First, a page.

• retirebyforty March 15, 2013, 4:32 pm

      That’s the problem with living in small spaces. Boiling water on the propane BBQ is going to suck…

  • Rich Uncle EL March 15, 2013, 8:12 am

    I live in a building as well, and most recently after Hurricane Sandy we lost power for three days. It helps to be prepared with the essentials.

    • retirebyforty March 15, 2013, 4:32 pm

      Did you run into any unique problems? Water?

  • Alexa @ travelmiamor March 15, 2013, 8:52 am

    We live in Houston, TX and are prone to hurricanes. We have a generator (and the gas to run it), propane, always have about 6 gallons of water on hand, we buy bulk items of things such as peanut butter and instant potatoes. We also have an A/C window unit that can run off the generator so we can keep at least one room cool. We also keep a very large first aid kit and a “go-bag”…

    But if a hurricane were to take out the city for longer than a day or two we would head out to family in San Antonio or Arkansas.

    • retirebyforty March 15, 2013, 4:33 pm

      Heading out to families is probably the go to plan for a lot of people. It’s the easiest thing to do in a prolonged disaster situation.

  • Pretired Nick March 15, 2013, 9:07 am

    Hi Joe, just discovered your site recently. Very nice work.
    We just purchased a Honda generator and left it in the box in the basement. It’s a pretty small one, we figure we just want to keep things refrigerated and certain devices charged up. Now we want to get some sort of solar-powered charger for phones and other electronics. We are not in the best shape from a food and and water perspective, though. And we have a new baby at home! Yikes!

    • retirebyforty March 15, 2013, 4:35 pm

      Welcome! It will be tough with a new born. You have to take so many things along if you have to leave town. Now that our kid is 2 years old, I’m not as worried. We can just go and find stuff at the grocery stores.

  • Mike March 15, 2013, 9:26 am

    Don’t forget that you might also want to look at maybe some alternative energy sources (I am not saying to go completely green but maybe a basic solar panel or two or something) might help with some of the basics like keeping food cold or lighting. I guess that’s just me though. I probably struggle more in terms of planning than anything else.

    • retirebyforty March 15, 2013, 4:36 pm

      Those solar light stick might be good. I’m already thinking about getting them just for a night light.

  • John S @ Frugal Rules March 15, 2013, 9:28 am

    We’re not prepared really at all. Being in Nebraska we can tend to get tornadoes fairly regularly, but have not had one in our area for a while. We know that we should but just have never made it a priority.

  • [email protected] March 15, 2013, 9:33 am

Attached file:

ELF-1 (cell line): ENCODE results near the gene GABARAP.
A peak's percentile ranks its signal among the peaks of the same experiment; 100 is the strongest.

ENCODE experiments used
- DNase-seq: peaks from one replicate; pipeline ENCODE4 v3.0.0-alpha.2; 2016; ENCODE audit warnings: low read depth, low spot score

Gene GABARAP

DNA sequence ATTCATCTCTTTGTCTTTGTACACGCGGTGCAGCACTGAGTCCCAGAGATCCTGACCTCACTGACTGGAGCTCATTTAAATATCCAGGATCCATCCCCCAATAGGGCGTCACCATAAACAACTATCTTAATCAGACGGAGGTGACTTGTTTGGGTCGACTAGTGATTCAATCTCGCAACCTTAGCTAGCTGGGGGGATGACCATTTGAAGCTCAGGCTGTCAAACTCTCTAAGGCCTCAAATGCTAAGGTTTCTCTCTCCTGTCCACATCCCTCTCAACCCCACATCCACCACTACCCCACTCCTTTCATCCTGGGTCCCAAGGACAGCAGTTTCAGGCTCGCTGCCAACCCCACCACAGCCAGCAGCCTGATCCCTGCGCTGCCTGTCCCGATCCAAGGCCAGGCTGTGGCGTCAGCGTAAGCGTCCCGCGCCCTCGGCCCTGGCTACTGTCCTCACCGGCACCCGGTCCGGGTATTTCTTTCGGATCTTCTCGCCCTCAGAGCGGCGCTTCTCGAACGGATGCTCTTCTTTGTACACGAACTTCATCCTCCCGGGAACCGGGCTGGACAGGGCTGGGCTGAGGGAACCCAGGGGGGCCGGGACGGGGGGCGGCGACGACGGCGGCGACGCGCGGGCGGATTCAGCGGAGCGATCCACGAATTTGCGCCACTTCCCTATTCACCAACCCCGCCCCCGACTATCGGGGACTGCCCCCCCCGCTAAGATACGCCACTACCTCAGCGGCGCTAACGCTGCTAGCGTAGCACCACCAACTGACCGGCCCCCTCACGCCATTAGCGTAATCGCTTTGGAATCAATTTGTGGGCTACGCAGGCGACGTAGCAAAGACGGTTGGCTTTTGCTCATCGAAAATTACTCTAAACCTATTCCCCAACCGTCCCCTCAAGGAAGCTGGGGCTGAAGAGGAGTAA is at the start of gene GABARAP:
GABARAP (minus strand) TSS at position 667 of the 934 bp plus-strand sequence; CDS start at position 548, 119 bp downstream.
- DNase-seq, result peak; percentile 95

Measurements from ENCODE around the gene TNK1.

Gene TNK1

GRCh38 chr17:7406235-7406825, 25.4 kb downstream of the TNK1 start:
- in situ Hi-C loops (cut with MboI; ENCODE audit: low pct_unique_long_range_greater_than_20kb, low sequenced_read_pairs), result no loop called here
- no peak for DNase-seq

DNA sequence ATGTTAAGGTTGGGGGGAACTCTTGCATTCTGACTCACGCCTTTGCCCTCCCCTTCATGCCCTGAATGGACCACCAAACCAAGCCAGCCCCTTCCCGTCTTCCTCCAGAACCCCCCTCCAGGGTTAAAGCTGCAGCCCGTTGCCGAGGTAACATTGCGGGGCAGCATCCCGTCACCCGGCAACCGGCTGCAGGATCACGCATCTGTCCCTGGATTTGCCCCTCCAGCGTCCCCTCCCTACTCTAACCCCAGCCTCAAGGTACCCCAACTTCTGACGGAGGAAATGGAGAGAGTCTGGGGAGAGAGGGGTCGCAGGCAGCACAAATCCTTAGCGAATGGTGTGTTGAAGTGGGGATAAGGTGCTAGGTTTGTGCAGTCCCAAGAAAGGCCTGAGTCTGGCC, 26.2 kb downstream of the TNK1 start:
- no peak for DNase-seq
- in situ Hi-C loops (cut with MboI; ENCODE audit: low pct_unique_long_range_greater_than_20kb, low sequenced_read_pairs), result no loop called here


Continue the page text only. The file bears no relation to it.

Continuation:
Great points, and definitely something to consider. Thanks for this. Great post!

  • Nick March 15, 2013, 10:17 am

    We are just starting to build up food storage and other emergency kit essentials. I think it is very important!

  • Kurt @ Money Counselor March 15, 2013, 11:48 am

    We’re also in the risk area for The Big One from the Cascadia Subduction Zone. When we first relocated here, I got pretty worked up about the risk and did all the recommended preparations. I guess that’s made me feel a bit more relaxed, but the thing is, if we get a 9+, I’m not sure any preparation is going to matter a lot. Life’s going to be real ugly afterward, no way around it.

    • retirebyforty March 15, 2013, 4:37 pm

      Truthfully, if we get a 9+, our building probably would be one of the first to collapse. We’ll head to the stairwell and hope for the best.

  • Greg March 15, 2013, 11:59 am

    One of my friends got me watching the Doomsday Prepper episodes
    during the past year. I watching using iTunes, but I think they’re
    also available on Hulu and/or Netflix.
    People doing some extreme stuff out there – underground bunkers,
    million dollar underground condos, etc… Way beyond whatever I’d do –
    but it’s a lifestyle for them.
    It did get me thinking more about emergency preparedness, which I’ve
    never done in the past.
    The city I live in also helped give me a reminder a couple weeks ago
    when I forgot pay my water bill, so they shut if off for a day.
    No toilet flushing, no tap water, no shower, etc…
    And I had let my 3 x 3 gallon water jugs go empty.
    So me and my pooch drank from the datrex water pouches. Had a box of
    64 count pouches. Those 4.2 oz pouches sure aren’t much, though.
    I plan to get a decent, portable water filter and also get a rain
    barrel going in the back yard.
    I also started on a bag to keep in the truck with some basics that
    I have never done before – glow sticks, flares, nylon paracord, a
    dozen or two of the water packets, jumper cables, and will add to
    that with additional things over time.
    Started to get some food that is packed for long term storage –
    freeze dried potatos, zuchini, and various others. I’m actually eating
    those on an intermittant basis to see how they are first. If you’re